I have fallen in love with Cooks Illustrated magazine, and a recent (undated, oddly enough) issue, they tackled the job of finding a way to cook pork chops so they are juicy, flavorful, and easy to chew. I’ve never had luck with them before, but this recipe turned out to be a fabulous technique! I searched for rib chops, but Shoprite didn’t have any, so I settled for some 3/4″ thick center cut chops. I followed Cooks Illustrated’s technique about 90%, with my one deviance being to marinate the pork for a few hours before cooking (a delicious marinade of fennel seeds, orange juice, kalamata olive oil, a dab of honey, coriander, salt, and pepper) in an effort to further “soften” the meat, as well as omitting the dash of sugar on each side of the chops to promote browning, instead adding the honey in my marinade for sugar. The actual cooking was surprisingly easy. I started by putting the chops in a cold pan over medium heat (preheated burner since I have an unresponsive electric stove!) for 4-9 minutes (until lightly browned – my burner took 5 minutes), then flipped them over with the heat now reduced to low for 3-6 minutes until 140F (again, since my stove-top cools slowly this step took a mere 4 minutes). I let them rest, tented with foil, for 5 minutes. I didn’t have to, but I followed the recipe’s direction to reduce the juices left in the pan and on the plate from the chops’ rest – there was very little juice, which is a good thing – on high heat, and finished the chops by flipping both sides in the reduction. The result was nothing short of a miracle for me, who is of course notorious for overcooking meat. Finally, a dish that didn’t wear out my jaws! Delicious! I think they were as tender as a pork chop can be. I think the marinade and poking them with a fork really helped.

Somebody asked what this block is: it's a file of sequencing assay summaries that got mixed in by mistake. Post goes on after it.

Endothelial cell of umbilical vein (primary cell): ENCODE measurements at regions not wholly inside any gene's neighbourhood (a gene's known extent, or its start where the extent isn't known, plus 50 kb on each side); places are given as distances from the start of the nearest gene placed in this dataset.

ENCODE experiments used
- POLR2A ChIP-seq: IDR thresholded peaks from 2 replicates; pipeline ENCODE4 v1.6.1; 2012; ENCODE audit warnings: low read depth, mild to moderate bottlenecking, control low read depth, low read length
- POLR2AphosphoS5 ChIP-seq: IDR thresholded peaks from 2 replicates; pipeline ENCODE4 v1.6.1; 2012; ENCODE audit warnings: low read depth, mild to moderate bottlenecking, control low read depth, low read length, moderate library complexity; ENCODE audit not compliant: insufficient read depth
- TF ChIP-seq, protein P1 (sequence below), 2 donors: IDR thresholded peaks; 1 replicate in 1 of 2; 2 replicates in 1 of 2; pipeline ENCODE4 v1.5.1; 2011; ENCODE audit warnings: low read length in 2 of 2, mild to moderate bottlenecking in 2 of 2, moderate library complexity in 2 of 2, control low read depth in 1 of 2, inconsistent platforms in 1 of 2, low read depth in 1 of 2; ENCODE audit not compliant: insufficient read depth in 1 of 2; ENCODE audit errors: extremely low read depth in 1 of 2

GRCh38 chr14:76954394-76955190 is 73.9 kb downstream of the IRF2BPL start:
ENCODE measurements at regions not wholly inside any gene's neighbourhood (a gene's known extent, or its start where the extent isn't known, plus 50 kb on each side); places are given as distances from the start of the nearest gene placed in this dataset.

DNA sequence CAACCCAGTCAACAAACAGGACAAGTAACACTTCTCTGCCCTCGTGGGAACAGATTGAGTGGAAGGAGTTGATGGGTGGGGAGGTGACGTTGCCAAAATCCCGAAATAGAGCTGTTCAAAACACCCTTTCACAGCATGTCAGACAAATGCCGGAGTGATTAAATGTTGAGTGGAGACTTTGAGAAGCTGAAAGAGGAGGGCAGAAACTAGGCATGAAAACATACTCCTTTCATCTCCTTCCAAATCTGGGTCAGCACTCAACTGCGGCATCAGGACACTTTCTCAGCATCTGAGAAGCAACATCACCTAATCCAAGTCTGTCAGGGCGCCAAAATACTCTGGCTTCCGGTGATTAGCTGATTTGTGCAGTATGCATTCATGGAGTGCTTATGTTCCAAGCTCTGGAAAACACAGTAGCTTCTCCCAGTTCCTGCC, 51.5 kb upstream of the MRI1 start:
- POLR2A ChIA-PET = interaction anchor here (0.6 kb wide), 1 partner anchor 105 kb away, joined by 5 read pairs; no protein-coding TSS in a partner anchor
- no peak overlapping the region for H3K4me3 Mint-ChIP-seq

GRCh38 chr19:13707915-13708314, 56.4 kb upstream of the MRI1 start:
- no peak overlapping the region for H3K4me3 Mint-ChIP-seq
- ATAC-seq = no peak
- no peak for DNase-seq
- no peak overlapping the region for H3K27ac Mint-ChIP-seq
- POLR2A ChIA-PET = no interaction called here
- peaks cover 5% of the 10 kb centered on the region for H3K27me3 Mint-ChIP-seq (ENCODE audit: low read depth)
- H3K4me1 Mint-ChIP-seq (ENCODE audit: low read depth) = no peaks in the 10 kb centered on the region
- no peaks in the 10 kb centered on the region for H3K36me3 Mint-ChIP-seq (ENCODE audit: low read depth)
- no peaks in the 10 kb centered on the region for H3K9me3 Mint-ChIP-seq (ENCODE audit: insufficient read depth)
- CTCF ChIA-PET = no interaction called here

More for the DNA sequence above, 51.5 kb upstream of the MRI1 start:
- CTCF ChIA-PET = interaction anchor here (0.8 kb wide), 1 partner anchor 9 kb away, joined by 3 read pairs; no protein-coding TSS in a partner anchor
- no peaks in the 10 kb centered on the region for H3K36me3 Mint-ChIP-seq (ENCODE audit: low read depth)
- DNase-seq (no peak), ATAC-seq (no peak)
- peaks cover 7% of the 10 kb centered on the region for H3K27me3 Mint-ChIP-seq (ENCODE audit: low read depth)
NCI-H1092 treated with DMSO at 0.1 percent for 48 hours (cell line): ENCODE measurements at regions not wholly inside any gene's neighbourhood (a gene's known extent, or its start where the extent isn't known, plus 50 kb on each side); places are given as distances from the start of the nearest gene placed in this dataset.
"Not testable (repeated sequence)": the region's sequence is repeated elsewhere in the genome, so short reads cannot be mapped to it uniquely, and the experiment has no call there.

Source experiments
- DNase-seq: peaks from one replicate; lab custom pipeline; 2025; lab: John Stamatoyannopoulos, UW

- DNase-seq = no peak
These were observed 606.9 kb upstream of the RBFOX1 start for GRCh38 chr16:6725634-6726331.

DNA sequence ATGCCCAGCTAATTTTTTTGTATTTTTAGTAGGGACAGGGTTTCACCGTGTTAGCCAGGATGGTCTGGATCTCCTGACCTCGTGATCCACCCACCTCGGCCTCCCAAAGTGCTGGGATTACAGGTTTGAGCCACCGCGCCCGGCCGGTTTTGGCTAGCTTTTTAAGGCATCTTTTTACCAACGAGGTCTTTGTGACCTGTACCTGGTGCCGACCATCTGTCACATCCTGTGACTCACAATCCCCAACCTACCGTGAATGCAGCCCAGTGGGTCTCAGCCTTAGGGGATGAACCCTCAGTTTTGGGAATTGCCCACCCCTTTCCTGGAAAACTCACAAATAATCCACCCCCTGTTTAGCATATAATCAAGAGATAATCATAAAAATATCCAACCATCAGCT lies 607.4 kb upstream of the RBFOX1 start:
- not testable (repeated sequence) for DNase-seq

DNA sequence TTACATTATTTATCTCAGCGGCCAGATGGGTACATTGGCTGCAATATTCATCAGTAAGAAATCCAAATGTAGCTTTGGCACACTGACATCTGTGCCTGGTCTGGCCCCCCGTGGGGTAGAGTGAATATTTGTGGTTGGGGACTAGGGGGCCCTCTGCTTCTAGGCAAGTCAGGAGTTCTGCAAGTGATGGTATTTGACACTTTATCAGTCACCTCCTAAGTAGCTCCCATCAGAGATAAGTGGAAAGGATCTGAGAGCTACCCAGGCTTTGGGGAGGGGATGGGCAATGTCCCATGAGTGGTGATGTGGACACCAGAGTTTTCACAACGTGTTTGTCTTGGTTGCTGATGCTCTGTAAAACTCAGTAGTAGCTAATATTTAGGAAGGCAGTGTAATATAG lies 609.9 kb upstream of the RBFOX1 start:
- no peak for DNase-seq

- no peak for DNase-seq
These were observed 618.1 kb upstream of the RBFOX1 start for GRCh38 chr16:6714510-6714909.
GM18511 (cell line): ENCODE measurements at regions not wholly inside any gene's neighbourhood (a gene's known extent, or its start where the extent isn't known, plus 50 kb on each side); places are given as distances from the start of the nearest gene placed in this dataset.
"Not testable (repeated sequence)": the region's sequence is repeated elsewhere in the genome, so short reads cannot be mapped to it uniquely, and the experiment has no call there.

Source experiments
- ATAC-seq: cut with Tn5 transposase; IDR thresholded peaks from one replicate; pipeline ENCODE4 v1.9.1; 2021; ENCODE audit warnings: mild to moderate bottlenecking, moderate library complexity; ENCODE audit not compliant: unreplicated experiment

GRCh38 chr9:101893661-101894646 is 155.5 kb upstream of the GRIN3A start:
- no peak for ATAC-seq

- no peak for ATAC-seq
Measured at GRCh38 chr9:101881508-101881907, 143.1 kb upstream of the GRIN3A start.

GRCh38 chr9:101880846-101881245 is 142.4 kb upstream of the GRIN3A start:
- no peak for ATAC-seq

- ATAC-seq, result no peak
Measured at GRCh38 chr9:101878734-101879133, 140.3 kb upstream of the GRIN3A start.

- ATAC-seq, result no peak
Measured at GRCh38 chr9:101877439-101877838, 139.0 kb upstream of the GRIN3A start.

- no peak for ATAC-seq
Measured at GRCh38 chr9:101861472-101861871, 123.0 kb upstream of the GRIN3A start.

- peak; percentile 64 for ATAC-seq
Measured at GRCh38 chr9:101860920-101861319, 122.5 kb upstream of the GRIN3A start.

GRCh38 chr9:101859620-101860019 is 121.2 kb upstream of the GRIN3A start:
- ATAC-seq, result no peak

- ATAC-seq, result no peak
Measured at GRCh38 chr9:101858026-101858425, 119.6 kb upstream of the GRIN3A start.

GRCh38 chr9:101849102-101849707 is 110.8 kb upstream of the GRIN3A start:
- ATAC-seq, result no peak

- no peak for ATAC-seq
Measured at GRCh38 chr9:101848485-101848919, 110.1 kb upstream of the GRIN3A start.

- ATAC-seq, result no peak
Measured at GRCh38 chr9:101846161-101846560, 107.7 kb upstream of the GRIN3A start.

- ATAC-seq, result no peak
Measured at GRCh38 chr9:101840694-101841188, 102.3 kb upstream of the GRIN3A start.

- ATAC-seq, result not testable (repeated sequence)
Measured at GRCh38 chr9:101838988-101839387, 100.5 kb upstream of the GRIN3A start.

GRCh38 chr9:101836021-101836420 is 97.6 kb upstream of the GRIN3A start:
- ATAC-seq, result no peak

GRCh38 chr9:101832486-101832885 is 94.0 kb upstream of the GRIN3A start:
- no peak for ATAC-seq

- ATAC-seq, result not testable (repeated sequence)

For a side dish, I roasted thick fennel and red onion slices with a vinaigrette of crushed fennel seeds, lemon juice, olive oil, s&p, and dash white wine (in my awesome Jamie Oliver flavor shaker). While a tad too oily because I tossed the veggies in a bit of olive oil and s&p before roasting, the flavor was deep, yet light and smooth with just a hint of bite. Overall, this was a very tasty dinner. I will definitely do the technique again, but I’ll switch up the flavorings; Cooks Illustrated suggested mustard-sage and brandy-prune sauces. Both sound great, but I think my first “do-again” will be some sort of apple concoction with my pork – if nothing else, for the sake of tradition! Well, it’d be a first for me, and somehow I think it will turn out splendidly….